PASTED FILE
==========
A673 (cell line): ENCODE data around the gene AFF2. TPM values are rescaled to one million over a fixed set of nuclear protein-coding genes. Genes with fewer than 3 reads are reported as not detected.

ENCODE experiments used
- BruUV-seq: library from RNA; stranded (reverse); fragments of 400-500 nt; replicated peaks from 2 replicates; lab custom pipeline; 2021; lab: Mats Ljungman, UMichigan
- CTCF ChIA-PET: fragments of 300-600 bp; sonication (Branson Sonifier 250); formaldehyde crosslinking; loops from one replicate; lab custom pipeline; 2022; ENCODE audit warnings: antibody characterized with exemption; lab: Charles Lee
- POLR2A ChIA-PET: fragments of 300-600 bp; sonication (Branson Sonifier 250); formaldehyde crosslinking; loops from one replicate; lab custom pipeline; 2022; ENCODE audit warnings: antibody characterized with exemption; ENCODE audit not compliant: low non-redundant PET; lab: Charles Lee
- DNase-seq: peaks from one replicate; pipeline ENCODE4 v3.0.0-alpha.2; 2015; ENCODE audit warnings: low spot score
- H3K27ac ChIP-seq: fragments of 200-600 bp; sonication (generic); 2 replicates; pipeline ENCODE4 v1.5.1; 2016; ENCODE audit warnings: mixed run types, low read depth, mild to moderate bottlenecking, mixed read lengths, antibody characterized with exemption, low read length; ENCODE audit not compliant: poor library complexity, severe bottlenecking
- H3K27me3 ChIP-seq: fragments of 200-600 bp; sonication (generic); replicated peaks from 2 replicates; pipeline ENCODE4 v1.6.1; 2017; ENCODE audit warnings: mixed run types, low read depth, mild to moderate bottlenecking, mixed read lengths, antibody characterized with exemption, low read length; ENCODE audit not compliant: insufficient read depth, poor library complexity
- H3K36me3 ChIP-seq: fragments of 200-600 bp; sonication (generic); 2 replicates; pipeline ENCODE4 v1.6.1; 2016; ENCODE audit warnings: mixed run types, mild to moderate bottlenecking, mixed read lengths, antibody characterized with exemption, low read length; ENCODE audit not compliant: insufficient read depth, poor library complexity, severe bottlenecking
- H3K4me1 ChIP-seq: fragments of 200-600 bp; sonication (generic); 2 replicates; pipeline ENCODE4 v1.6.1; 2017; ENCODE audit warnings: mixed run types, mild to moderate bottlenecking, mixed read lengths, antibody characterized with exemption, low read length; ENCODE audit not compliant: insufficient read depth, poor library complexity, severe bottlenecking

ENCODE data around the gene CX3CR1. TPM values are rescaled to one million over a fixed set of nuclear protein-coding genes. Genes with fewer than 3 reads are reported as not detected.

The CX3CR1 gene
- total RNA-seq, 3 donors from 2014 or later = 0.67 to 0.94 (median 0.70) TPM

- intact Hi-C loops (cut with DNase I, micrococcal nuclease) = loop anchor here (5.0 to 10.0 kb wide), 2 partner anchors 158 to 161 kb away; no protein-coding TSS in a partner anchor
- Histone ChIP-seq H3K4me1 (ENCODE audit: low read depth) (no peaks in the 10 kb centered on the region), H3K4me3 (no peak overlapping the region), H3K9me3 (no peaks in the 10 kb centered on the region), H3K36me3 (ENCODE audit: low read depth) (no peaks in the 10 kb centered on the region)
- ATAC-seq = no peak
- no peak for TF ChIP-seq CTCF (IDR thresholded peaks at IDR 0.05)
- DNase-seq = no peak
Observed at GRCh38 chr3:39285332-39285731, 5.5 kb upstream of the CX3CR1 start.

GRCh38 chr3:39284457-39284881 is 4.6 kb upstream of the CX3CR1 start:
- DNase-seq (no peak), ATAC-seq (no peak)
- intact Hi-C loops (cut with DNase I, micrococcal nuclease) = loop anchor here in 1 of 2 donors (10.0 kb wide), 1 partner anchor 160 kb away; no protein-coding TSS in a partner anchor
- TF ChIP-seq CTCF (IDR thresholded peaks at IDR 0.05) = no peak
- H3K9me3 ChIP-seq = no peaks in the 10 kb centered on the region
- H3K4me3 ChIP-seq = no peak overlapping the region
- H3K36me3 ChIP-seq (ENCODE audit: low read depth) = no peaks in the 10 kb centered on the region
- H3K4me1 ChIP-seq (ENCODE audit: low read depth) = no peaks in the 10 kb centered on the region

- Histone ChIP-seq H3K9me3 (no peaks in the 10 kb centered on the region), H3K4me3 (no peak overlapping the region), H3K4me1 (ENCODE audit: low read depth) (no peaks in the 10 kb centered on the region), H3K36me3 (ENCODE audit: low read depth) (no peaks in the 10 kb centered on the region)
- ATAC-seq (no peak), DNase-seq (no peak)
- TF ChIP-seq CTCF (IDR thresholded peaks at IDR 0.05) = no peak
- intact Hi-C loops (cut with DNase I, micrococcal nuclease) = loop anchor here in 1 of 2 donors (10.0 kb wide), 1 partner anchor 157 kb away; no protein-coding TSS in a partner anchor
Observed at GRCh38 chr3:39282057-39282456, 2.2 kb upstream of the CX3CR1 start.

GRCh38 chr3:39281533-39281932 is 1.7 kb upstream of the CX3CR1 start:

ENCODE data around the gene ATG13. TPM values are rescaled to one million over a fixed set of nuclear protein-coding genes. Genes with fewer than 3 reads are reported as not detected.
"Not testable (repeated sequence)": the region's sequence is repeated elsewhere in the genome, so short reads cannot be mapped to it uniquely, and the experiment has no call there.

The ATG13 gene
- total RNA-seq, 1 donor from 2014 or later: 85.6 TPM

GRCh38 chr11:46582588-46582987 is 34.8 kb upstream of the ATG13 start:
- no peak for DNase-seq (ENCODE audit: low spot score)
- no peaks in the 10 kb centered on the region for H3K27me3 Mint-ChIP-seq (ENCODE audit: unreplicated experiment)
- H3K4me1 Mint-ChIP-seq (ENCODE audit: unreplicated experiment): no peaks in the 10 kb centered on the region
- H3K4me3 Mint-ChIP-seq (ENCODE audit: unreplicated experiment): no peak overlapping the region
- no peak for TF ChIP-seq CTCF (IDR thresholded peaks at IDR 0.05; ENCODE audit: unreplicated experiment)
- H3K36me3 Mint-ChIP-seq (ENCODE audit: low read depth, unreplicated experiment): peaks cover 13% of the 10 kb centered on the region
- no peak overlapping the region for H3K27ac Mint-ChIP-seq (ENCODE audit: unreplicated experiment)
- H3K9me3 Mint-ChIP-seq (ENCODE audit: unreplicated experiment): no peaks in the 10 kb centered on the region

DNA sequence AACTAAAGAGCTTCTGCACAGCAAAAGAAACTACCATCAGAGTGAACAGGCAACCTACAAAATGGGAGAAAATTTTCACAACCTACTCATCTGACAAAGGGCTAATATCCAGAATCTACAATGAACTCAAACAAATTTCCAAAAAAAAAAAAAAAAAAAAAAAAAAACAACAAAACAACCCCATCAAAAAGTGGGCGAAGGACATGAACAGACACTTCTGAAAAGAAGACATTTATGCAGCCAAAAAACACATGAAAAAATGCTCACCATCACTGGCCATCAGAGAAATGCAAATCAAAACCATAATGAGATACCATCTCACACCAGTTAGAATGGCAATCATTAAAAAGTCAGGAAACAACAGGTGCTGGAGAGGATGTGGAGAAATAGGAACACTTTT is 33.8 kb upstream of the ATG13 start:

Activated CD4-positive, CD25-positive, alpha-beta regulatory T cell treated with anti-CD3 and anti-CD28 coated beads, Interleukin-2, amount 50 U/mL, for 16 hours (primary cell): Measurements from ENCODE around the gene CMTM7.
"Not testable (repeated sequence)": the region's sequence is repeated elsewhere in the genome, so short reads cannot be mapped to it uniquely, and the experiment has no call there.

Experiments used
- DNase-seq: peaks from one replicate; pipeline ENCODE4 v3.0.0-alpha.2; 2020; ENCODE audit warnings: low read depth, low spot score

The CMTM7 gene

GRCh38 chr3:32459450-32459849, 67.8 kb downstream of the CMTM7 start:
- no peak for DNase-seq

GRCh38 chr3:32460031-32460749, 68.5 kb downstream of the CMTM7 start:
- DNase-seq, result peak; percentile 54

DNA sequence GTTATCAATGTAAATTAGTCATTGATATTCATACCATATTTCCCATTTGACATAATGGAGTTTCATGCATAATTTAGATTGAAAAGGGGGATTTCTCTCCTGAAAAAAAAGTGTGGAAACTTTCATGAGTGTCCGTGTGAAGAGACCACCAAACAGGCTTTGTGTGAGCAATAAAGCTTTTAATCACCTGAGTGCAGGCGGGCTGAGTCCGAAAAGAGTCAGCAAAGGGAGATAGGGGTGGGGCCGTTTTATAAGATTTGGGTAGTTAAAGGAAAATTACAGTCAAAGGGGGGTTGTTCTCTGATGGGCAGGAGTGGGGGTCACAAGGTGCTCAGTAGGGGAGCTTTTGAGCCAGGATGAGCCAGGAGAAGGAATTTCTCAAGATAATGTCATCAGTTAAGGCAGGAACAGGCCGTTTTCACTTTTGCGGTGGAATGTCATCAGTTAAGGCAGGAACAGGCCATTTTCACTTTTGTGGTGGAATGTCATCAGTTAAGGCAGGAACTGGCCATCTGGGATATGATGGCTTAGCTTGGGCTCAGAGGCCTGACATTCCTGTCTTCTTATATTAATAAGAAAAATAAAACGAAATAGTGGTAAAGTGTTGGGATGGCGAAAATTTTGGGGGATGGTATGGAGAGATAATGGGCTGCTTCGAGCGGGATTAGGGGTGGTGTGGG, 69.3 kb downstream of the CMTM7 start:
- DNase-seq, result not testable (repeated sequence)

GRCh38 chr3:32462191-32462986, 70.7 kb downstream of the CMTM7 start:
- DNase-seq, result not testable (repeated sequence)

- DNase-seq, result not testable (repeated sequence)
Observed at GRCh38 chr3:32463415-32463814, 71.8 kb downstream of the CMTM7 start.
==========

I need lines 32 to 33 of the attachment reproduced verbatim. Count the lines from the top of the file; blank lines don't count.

Observed at GRCh38 chr3:39282057-39282456, 2.2 kb upstream of the CX3CR1 start.

GRCh38 chr3:39281533-39281932 is 1.7 kb upstream of the CX3CR1 start: